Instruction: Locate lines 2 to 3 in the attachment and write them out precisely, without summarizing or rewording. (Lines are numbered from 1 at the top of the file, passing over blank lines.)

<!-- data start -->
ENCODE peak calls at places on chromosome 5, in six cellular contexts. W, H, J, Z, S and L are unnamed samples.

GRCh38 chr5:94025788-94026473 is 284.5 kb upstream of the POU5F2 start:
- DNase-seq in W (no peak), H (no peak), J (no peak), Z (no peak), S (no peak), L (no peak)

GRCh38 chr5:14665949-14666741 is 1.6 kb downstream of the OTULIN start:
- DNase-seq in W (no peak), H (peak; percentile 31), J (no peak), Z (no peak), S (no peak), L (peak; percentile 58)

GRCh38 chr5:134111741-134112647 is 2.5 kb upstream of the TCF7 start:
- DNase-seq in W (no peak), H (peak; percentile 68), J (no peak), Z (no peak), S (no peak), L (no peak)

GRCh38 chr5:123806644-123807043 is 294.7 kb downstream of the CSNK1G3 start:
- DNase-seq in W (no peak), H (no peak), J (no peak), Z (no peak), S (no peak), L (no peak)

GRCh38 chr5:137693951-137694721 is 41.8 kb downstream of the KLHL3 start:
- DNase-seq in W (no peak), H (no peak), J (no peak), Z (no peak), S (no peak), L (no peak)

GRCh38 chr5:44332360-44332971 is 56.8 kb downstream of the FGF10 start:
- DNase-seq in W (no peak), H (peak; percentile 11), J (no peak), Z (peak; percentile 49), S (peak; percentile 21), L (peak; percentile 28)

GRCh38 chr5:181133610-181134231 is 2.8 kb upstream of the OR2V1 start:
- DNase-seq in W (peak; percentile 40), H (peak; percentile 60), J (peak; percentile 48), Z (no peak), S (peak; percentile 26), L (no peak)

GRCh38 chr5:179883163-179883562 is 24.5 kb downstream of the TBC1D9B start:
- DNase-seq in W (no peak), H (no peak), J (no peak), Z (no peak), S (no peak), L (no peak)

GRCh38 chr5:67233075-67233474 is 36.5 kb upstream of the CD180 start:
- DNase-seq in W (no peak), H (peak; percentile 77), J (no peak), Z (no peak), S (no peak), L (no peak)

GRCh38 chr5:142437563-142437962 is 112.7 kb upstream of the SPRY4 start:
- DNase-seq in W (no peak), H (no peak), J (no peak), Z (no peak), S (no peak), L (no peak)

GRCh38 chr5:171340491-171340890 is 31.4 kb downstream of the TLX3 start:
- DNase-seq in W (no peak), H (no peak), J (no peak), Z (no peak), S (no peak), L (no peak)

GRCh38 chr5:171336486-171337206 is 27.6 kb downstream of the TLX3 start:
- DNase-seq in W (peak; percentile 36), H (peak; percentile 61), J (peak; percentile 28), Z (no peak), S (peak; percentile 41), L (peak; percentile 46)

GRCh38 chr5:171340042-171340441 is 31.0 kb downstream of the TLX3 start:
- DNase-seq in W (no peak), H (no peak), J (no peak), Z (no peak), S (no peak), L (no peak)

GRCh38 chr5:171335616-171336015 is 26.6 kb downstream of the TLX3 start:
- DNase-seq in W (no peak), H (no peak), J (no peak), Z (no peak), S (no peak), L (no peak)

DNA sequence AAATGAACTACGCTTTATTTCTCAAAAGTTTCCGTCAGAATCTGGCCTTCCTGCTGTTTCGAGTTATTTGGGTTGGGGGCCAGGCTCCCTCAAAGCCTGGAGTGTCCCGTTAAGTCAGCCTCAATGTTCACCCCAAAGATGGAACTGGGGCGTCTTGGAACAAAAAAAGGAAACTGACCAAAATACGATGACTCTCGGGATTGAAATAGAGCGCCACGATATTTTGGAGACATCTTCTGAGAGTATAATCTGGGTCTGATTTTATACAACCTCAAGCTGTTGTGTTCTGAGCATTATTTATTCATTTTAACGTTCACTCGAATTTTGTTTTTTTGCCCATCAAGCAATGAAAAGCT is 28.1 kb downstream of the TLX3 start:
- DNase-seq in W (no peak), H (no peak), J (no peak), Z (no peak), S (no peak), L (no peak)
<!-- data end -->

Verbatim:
GRCh38 chr5:94025788-94026473 is 284.5 kb upstream of the POU5F2 start:
- DNase-seq in W (no peak), H (no peak), J (no peak), Z (no peak), S (no peak), L (no peak)